They will also be able to translate any abbreviations and acronyms into their fully written forms. Standard medical reference material is available to assist transcriptionists with their work and these references must be known as legal and ethical standards have to comply with.

Apart from the above skills, ideal transcriptionists become familiar with patient assessments and are able to ensure that patients receive the highest quality treatment and care with minimal effort to the medical professionals involved.

In situations where medical transcriptionists work in private doctors' offices, they may have other duties which are reception and secretarially based. Answering telephones, dealing with patients and appointments, handling mail and typing letters are part of this.

Although most transcriptionists work in comfortable surroundings, and these days, with the luxury of the internet, increasingly from their own homes, a lot of sitting and concentration to detail is involved. Long periods of remaining in the same position together with the stress of constant focus can cause wrist, neck, back and eye strain.

Transcriptionists employed in an office or hospital type of environment work a normal 40 hour week. Home based workers are fortunate in being able to fit work in to their own routine.

How much does a Medical Transcriptionist make?

Salaries are variable depending on experience and what is of the medical profession a transcriptionist is working in. The official average hourly rate in 2006 however was around $15 an hour and there was little difference in that earned by a transcriptionist working in a laboratory (the highest rate at $15.68 in 2006) to someone in a physician's office ($14.00).

The lowest 10 percent of transcriptionists earned as little as $10.22 an hour in mid 2006 while the highest 10 percent earned more than $20.15.

Outpatient care centers and business support services paid $14.34 an hour and hospitals $14.62.

Annual salaries started at $29.261 for a new medical transcriptionist with basic skills rising to $43,267 for one with maximum qualifications.

Transcriptionist supervisors started at $39,653 and rose to $62,190. Payment structures are also variable. Many are paid in standard fashion, by the hour or on the number of lines or words produced. Some are paid per hour with bonuses for extra work. Independent contractors earn more than employed transcriptionists, the downside being the high risk involved since that there are no benefits or paid for vacations.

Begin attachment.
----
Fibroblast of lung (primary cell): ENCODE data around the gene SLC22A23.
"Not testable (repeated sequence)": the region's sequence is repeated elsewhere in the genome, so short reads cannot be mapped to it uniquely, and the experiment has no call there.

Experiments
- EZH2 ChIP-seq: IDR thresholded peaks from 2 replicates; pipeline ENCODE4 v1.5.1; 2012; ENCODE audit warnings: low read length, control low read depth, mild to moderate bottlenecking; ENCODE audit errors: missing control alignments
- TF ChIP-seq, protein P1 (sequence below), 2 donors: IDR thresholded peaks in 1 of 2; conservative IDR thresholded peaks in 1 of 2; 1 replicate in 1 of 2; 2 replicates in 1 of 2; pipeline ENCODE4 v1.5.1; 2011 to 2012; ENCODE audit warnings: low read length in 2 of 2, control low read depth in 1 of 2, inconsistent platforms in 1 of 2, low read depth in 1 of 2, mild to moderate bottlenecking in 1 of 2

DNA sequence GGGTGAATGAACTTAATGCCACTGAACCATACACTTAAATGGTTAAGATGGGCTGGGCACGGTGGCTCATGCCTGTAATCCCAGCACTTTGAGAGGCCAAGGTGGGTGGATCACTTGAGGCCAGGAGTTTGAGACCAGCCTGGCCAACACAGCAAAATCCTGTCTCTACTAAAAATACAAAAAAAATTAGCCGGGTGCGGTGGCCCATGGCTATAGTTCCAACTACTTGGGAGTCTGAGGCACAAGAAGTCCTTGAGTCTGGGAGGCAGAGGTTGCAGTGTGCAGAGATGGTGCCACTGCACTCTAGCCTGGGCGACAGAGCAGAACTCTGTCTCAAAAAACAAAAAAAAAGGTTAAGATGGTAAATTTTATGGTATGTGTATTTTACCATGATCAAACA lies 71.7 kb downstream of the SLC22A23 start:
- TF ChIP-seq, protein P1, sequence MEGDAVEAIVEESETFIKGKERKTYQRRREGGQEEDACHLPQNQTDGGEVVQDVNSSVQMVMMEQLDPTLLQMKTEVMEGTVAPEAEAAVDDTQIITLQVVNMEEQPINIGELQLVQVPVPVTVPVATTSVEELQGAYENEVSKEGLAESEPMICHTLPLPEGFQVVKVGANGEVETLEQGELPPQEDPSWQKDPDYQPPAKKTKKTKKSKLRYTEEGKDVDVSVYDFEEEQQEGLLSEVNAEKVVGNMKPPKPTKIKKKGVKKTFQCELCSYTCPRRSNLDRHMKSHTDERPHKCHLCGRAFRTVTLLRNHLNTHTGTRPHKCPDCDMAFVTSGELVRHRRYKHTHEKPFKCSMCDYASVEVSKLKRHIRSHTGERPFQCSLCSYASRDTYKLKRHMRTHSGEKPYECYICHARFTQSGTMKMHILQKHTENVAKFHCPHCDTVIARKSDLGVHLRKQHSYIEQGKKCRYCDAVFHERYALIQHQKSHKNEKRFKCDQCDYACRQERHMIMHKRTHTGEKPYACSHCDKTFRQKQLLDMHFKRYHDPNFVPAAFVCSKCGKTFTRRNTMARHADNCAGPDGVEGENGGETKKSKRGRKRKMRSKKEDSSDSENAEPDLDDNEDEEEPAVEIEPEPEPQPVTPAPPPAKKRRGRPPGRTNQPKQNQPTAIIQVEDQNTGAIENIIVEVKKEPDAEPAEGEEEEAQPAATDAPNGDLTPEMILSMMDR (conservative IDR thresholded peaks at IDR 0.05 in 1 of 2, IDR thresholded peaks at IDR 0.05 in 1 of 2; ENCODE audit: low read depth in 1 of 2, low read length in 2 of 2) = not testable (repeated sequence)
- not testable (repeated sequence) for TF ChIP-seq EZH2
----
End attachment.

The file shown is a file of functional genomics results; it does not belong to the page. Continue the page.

Who are some influential professionals in this field?

Because of the office based nature of a medical transcriptionist's work, there are no recommended influential professionals as such. Consider all Medical Transcriptionist influential as it is a meaningful career path with great rewards.

What are some leading organizations in this field?

According to KLAS, the US research organization which specializes in monitoring performance of healthcare firms, the top 10 players include CBay (Annapolis, MD, also in India), Spheris (Franklin, TN, also in India), Acusis (Pittsburgh, PA, also in India), DTS America (Brentwood, TN), Heartland (Toledo OH, also in India).

What are the top cities for Medical Transcription jobs?

Phoenix Arizona is the top US city for medical transcriptionists as it is for most healthcare professionals. This is primarily because many healthcare institutions are based there including the Arizona Heart Institute, The Barrow Neurological Institute and the Banner Estrella Medical Centre.

Second to Phoenix is Cincinnati, Ohio with its Children's Hospital Medical Center renowned for breakthrough treatments.

Chicago, Illinois lies third with The University of Chicago Medical Center, recognized as one of the top hospitals in the country. Four top level trauma centers are also located in Chicago. Dallas, Texas and Baltimore, Maryland come in at fourth and fifth respectively.